Also: How large corporations took over single-family homes, and will the Supreme Court strike down inclusionary zoning?

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What We’re Following

Mirror, mirror on the road: Covering blacktop with white paint to beat the heat makes intuitive sense: Dark surfaces absorb heat from sunlight, while lighter colors reflect more of that light. With plenty of asphalt to go around, Los Angeles is deploying white paint known as “cool pavement” with zeal to combat the urban heat island effect. But there’s a little problem with painting the street white: It may be reflecting heat back onto people.

(Los Angeles Bureau of Street Services)

The revelation comes from new research at UCLA that found the reflective surfaces could actually make pedestrians feel 7 degrees hotter on a typical L.A. summer day. The results, provided exclusively to CityLab in advance of their publication, are the first known real-world, empirical assessments of how cool pavements affect the human body. But they likely won’t be the last assessment. The finding hasn’t deterred L.A. from continuing the program, and there is lots more to study, from the benefits of painted roofs rather than roads, to how new trees might mitigate the pavement’s warming effect. On CityLab: The Problem With ‘Cool Pavements’: They Make People Hot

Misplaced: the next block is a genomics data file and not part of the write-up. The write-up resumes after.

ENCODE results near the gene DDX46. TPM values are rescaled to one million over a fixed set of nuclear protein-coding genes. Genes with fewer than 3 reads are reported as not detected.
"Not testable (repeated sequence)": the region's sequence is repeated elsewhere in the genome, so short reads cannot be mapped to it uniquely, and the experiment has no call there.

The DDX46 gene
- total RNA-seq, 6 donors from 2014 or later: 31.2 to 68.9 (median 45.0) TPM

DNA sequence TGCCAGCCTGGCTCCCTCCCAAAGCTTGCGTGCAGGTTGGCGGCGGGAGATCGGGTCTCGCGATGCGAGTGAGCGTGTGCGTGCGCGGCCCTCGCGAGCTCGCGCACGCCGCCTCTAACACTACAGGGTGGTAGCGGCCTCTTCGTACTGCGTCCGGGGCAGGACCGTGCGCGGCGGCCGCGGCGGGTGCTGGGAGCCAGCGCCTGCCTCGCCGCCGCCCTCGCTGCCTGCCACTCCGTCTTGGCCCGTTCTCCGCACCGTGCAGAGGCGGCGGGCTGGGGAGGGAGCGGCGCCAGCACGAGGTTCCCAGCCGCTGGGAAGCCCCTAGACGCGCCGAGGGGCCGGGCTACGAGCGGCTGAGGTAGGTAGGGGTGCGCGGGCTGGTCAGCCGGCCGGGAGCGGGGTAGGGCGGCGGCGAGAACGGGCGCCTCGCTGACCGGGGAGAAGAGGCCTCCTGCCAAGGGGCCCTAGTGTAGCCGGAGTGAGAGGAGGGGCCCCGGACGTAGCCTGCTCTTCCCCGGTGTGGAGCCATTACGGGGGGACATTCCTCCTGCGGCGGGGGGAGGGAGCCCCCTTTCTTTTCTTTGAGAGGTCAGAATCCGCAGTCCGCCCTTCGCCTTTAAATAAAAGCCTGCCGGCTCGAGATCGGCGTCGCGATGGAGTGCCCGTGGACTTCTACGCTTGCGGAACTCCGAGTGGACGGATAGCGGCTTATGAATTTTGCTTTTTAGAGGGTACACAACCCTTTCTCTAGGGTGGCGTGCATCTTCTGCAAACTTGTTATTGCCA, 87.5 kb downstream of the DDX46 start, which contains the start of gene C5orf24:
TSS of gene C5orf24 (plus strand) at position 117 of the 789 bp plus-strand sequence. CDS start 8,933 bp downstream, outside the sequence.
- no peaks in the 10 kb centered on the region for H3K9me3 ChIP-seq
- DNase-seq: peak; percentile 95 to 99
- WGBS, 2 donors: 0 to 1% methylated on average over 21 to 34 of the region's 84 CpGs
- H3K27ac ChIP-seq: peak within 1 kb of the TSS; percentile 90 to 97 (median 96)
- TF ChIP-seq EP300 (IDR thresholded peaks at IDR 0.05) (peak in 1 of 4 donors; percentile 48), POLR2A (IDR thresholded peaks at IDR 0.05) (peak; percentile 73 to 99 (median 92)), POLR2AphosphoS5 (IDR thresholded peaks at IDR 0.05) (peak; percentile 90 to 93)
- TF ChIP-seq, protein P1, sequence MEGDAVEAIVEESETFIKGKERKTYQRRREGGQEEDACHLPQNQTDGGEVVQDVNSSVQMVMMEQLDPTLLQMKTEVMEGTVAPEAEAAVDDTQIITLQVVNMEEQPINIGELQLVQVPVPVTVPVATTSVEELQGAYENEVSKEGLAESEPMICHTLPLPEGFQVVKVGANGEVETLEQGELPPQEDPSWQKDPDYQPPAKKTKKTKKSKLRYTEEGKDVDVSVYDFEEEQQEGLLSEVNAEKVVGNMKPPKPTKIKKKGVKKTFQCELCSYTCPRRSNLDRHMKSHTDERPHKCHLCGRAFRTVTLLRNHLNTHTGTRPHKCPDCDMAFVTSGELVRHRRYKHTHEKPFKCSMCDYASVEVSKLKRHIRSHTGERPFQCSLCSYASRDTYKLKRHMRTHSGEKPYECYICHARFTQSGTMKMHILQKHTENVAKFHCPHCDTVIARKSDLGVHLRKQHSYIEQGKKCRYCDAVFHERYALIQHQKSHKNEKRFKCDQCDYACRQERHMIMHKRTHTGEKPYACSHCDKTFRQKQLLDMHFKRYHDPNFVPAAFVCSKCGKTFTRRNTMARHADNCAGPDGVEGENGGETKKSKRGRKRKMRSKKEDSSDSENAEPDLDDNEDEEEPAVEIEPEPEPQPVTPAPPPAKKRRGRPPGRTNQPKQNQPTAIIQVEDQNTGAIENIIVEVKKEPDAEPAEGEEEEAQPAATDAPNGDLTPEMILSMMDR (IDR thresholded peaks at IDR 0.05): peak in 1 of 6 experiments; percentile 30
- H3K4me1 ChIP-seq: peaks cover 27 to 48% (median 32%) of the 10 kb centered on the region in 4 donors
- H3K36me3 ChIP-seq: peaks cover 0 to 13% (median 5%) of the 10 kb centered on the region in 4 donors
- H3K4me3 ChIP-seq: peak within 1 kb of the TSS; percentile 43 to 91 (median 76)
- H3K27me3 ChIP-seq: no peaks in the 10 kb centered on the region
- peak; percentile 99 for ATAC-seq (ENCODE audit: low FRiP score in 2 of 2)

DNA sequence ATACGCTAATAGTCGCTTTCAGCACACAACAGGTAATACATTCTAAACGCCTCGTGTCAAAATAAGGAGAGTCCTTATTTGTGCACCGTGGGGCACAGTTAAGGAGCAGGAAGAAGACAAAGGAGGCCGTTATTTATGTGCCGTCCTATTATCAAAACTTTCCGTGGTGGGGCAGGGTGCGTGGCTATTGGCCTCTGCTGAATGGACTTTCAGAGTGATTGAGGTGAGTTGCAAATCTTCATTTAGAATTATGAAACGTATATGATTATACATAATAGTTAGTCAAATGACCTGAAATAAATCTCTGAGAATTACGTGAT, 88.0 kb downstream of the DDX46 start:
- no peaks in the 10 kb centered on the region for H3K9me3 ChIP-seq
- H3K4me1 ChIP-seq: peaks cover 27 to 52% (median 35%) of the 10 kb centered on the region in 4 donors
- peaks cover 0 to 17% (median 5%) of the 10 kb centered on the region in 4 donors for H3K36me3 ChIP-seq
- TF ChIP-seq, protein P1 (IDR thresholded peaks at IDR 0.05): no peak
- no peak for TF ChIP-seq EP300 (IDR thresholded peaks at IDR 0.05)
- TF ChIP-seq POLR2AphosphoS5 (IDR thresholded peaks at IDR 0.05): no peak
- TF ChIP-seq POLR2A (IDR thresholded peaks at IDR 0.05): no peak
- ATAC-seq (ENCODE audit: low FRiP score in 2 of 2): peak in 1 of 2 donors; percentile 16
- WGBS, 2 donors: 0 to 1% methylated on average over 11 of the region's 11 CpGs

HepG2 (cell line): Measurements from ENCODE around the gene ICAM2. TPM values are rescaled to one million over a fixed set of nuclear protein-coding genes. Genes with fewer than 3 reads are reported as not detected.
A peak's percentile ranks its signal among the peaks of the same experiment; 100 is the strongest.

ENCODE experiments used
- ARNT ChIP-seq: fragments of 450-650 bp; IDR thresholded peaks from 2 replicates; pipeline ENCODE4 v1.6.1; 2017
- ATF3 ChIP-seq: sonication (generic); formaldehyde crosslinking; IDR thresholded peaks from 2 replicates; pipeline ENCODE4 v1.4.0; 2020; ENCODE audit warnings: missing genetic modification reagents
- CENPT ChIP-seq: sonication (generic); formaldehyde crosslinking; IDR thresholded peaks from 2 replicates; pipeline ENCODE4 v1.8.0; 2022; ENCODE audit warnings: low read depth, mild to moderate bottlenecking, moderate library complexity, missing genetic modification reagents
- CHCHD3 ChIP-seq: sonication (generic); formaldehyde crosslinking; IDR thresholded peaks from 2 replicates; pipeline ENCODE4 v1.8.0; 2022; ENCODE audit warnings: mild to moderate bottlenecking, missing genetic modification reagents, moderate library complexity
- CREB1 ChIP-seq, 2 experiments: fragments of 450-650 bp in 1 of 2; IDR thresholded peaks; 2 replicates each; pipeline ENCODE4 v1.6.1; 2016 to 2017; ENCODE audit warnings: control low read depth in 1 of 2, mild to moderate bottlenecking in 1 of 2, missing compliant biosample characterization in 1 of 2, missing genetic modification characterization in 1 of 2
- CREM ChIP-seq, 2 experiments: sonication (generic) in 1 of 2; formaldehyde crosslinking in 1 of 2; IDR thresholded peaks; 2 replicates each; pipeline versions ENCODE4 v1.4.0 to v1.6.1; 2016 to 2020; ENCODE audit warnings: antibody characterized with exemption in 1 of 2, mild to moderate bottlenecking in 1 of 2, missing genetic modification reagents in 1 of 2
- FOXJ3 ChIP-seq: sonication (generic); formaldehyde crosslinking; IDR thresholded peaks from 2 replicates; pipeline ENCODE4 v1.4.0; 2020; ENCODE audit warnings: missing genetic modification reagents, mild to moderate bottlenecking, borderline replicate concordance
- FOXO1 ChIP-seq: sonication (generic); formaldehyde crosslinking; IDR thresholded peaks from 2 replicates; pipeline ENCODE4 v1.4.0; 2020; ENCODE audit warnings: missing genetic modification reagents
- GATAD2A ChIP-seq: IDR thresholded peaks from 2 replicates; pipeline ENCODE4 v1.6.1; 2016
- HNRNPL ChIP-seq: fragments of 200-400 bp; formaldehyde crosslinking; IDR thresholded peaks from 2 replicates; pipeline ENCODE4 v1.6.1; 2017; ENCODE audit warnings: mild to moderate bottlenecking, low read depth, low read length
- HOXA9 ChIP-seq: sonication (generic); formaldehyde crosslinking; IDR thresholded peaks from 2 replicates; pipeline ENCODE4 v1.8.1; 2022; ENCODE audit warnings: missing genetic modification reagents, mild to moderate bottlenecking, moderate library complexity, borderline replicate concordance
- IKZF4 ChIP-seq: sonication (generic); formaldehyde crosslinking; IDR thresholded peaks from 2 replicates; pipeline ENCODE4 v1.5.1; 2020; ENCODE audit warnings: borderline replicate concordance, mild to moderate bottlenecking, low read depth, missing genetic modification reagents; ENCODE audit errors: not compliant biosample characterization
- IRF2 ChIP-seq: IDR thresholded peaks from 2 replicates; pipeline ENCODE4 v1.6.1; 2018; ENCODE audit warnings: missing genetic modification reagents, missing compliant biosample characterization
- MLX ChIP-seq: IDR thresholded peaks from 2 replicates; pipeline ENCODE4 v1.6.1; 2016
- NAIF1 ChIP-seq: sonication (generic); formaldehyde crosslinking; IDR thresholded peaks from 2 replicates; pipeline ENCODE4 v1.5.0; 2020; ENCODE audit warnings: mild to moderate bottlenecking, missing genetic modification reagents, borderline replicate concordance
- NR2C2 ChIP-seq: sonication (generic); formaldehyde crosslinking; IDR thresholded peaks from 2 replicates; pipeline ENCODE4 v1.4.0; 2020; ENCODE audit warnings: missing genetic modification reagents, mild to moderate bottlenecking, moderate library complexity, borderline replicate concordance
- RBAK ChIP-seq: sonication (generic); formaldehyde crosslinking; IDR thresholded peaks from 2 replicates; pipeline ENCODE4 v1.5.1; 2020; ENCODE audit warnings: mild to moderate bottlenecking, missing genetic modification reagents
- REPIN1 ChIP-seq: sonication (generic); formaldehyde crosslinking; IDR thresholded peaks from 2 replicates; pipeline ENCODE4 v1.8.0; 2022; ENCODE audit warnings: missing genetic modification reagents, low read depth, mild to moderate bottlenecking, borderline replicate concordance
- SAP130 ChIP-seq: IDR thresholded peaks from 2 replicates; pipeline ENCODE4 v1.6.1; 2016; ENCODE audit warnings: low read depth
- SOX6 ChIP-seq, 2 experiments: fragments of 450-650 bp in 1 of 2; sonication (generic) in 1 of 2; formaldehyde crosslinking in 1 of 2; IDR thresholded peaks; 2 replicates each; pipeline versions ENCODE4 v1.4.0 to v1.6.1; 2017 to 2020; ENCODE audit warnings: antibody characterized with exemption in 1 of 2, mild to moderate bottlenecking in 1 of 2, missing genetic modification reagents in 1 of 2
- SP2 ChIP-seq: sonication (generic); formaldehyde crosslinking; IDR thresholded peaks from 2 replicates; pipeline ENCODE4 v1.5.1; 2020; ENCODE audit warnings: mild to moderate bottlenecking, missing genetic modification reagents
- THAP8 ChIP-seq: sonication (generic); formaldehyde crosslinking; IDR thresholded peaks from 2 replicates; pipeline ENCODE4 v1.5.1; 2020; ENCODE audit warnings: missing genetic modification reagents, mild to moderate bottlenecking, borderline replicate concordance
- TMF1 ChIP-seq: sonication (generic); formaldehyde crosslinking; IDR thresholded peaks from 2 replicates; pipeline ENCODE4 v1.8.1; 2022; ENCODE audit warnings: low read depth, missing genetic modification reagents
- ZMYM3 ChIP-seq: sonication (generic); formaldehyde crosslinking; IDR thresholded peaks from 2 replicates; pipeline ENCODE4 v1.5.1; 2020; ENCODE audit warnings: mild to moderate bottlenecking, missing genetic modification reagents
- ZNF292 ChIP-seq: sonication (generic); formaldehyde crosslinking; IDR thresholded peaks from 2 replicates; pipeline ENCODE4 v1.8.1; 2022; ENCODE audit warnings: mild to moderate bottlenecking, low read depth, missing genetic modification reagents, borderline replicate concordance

Andrew Small

More on CityLab

How Large Corporations Took Over Single-Family Homes

The Great Housing Reset has led to more than one-third of single-family homes being rentals, with a significant share controlled by large corporations.

Richard Florida

Will the Supreme Court Strike Down Inclusionary Zoning?

A Marin County lawsuit has conservatives and housing advocates preparing to face off over the constitutionality of a powerful affordable housing tool.

Kriston Capps

A Space-Strapped City Gets an Unusual Opportunity: A Brand-New Neighborhood

Faced with an unusual chance to build a brand-new neighborhood on a tract of state-owned land, leaders don’t intend to just sell it off to the highest bidder.

Hallie Golden

The Inclusive Growth Problem

Can left-behind Rust Belt cities in the U.S. catch up to booming tech hubs without magnifying local economic disparities? So far, the evidence is mixed.

Richey Piiparinen

What We’re Reading

Can better parks fight climate change? (Curbed)

Trump has been obsessed with alligator moats for 35 years (New York)

How Medellín, Colombia, reinvented itself for a sustainable future (Retro Report)

Why are cities filled with metal men on horseback? (JSTOR Daily)

People tell their stories about getting hit by cars (New York Times)

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